Thursday, April 21, 2016
Feast of St. Anselm

"No one will have any other desire in heaven than what God wills, and the desire of one will be the desire of all; and the desire of all and of each one will also be the desire of God" (St. Anselm, Letter 112).

Double (1955 Calendar): April 21

As the Roman Martyrology states of him: "At Canterbury, England, St. Anselm, bishop, confessor, and doctor of the Church, renowned for sanctity and learning." Dom Gueranger writes in the Liturgical Year: "A monk, a Bishop, a Doctor of the Church—such was the Saint whose feast comes to gladden us on this twenty-first day of April. He was a martyr, also, at least in desire, and we may add, in merit too—for he did enough to earn the glorious palm. When we think of Anselm, we picture to ourselves a man in whom are combined the humility and meekness of the cloister with the zeal and courage of the episcopal dignity; a man who was both a sage and a saint; a man whom it was impossible not to love and respect."

In a great example to modern men, St. Anselm shows us all the path to repentance.  Despite being indifferent toward religion at a young age, by age 15 St. Anselm wanted to enter a monastery.  He was refused though due to the strong resistance from his father.  And so ensued years of worldly living and disregard for the Faith.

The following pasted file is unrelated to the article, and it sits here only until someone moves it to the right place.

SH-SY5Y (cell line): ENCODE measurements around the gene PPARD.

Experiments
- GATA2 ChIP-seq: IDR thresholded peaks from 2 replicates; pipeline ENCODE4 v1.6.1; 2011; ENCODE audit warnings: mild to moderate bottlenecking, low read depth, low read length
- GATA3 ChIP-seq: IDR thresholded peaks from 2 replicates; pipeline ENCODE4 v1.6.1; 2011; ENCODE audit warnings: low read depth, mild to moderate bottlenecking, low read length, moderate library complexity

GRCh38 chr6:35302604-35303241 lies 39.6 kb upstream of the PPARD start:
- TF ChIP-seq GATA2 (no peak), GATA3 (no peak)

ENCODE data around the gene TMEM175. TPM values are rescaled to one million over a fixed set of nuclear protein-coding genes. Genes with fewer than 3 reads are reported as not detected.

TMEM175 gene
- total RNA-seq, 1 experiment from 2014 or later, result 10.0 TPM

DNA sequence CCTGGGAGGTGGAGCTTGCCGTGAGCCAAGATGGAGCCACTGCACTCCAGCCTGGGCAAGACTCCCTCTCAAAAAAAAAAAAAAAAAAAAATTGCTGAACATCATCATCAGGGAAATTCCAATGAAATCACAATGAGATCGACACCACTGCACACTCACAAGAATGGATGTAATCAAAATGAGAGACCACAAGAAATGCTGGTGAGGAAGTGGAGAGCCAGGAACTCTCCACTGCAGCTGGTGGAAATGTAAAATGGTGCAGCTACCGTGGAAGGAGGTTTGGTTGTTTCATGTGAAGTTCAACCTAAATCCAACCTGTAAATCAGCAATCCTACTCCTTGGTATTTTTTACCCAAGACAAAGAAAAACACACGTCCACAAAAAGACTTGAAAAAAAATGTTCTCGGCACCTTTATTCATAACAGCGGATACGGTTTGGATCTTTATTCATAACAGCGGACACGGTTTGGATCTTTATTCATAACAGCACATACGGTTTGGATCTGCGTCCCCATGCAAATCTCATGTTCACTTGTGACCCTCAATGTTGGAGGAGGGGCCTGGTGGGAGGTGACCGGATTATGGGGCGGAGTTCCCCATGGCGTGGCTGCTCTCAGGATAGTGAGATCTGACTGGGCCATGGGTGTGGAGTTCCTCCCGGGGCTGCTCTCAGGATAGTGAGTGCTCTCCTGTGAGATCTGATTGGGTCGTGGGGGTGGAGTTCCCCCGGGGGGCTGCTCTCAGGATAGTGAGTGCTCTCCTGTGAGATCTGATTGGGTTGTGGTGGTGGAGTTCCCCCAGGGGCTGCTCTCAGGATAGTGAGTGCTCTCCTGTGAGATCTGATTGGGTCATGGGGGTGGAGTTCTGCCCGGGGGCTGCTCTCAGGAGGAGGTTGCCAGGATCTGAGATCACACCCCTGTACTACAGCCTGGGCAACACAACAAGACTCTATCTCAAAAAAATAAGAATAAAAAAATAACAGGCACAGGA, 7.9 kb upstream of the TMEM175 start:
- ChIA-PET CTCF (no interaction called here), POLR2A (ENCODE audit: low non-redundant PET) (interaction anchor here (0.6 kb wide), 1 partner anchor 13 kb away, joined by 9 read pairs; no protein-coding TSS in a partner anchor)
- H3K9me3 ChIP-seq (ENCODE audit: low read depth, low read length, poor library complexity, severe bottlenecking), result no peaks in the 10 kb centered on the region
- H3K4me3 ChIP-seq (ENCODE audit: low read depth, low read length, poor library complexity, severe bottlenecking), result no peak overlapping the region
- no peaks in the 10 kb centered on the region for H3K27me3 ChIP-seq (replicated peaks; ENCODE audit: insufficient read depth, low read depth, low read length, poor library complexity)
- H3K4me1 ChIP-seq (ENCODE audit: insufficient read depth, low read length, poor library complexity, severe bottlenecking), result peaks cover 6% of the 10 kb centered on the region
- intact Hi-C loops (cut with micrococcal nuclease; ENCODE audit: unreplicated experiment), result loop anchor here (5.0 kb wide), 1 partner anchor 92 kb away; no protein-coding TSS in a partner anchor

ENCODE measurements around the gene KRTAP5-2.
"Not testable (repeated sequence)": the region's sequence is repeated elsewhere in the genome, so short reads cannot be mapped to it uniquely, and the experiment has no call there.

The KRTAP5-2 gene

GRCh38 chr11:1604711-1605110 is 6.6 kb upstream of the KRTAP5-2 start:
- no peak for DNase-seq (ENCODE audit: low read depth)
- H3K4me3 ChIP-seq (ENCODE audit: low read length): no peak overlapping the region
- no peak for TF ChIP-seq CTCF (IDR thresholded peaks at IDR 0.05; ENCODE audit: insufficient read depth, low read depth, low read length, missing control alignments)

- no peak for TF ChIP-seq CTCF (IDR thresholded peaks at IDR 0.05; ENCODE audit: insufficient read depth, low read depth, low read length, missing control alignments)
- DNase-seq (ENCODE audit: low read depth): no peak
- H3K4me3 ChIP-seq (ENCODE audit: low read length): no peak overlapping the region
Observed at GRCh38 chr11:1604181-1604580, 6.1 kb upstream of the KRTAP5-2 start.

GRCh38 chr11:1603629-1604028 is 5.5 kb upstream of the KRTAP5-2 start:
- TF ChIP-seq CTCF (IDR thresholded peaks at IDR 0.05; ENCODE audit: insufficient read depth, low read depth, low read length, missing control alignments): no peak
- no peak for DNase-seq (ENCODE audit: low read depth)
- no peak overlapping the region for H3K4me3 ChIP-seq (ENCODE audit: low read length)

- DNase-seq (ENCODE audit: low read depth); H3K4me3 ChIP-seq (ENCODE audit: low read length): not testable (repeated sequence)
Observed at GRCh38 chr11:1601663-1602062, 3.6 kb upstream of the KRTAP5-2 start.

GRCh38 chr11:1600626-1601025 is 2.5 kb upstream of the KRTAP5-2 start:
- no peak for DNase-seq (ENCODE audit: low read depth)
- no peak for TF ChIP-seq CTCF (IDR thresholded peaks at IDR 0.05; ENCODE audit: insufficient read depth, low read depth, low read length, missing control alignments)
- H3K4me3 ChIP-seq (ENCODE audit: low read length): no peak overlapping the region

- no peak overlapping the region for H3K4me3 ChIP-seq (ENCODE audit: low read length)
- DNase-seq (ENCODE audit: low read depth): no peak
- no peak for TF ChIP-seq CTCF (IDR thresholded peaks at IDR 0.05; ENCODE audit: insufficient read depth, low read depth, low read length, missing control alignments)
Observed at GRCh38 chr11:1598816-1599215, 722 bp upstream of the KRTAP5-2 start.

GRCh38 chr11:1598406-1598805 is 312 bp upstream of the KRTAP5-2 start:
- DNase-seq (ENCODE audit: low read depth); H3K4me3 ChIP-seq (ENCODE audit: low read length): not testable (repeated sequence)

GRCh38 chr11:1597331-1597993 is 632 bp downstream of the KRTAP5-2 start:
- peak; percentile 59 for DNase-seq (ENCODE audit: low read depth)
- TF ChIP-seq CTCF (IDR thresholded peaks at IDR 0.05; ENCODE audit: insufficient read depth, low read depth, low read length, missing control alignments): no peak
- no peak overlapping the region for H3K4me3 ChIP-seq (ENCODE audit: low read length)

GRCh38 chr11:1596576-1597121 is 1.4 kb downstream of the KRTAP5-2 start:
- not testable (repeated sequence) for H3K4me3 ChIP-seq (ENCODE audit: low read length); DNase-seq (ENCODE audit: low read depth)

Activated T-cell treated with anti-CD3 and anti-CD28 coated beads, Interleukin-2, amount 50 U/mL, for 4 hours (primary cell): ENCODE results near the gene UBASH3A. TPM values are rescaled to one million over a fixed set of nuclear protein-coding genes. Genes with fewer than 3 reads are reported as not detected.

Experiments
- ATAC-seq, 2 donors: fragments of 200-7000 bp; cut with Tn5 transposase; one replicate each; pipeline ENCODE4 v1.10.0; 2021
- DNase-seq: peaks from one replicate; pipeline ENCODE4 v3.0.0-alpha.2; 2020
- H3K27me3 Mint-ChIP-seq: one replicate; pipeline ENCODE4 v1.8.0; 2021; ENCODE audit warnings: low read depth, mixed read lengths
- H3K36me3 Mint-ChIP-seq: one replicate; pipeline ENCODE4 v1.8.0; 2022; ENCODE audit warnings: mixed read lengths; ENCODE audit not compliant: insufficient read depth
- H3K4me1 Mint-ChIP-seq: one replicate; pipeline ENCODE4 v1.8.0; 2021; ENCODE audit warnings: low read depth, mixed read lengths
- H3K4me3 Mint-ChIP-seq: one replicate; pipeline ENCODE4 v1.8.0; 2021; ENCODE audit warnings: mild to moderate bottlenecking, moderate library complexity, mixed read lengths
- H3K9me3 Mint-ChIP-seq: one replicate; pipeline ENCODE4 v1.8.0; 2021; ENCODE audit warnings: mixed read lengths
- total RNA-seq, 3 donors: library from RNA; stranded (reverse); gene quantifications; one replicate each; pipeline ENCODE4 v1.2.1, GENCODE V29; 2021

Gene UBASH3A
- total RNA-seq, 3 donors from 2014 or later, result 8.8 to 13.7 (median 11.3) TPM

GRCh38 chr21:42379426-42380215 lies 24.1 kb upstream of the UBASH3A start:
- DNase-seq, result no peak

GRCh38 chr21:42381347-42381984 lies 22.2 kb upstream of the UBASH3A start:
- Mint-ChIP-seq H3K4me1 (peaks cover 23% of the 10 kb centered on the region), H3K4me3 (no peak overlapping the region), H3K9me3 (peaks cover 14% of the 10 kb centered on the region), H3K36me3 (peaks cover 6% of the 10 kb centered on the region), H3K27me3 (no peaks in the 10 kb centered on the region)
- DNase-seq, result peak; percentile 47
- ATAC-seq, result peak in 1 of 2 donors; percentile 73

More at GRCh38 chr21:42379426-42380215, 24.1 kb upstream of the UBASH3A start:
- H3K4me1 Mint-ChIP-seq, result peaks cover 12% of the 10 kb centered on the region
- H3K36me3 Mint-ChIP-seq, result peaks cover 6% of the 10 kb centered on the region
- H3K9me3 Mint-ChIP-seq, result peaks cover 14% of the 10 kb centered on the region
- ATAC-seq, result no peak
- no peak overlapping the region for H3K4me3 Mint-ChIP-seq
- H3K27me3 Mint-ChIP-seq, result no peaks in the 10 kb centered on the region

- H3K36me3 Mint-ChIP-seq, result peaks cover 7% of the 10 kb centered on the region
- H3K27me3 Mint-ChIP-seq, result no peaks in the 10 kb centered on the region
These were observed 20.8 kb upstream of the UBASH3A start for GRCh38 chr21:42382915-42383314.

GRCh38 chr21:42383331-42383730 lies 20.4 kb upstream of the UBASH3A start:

Then twelve years later, he returned to his earlier desire to be a monk and entered the monastery of Bec in Normandy.  Three short years later he was elected prior and 15 years afterward he became the abbot by unanimous consent.

Despite an early life that was wasted, St. Anselm would go on to receive the title "Father of Scholasticism" and earn the reputation for sanctity and learning.  As a monk, St. Anselm was admired for his skill in teaching and the virtue of patience.  Through his leadership, the monastery of Bec became an influential center of learning and theology.

One of St. Anselm's greatest works was Cur Deus Homo (Why God Became Man).  Please consider reading more on St. Anselm's doctrine of the Atonement as well as a philosophical analysis of the soundness of his ontological argument to better understand his work and the lasting impact of his writings.

At the age of 60, St. Anselm was appointed as the Archbishop of Canterbury in the year 1093; however, King William Rufus refused to cooperate in Anselm's reform of the Church.  St. Anselm fled into voluntary exile and returned in 1100 upon the death of King Rufus.  Rufus' brother, Henry I, became king, and Anselm spent another three years in exile after their un-reconcilable differences regarding the investiture of England's bishops.  As the kings encroached more and more on the matters under the jurisdiction of the Church, St. Anselm suffered much in defense of Holy Mother Church.

St. Anselm also worked strongly against the slave trade and for the protection of the poorest of people. He obtained from Westminster a resolution prohibiting the sale of human beings.  St. Anselm died in the year 1109 AD.  He is a Doctor of the Church.


O God, may blessed Anselm intercede for us in heaven as he once instructed Your faithful on earth and directed them in the way of eternal salvation. Through Our Lord . . .

Prayer Source: 1962 Roman Catholic Daily Missal

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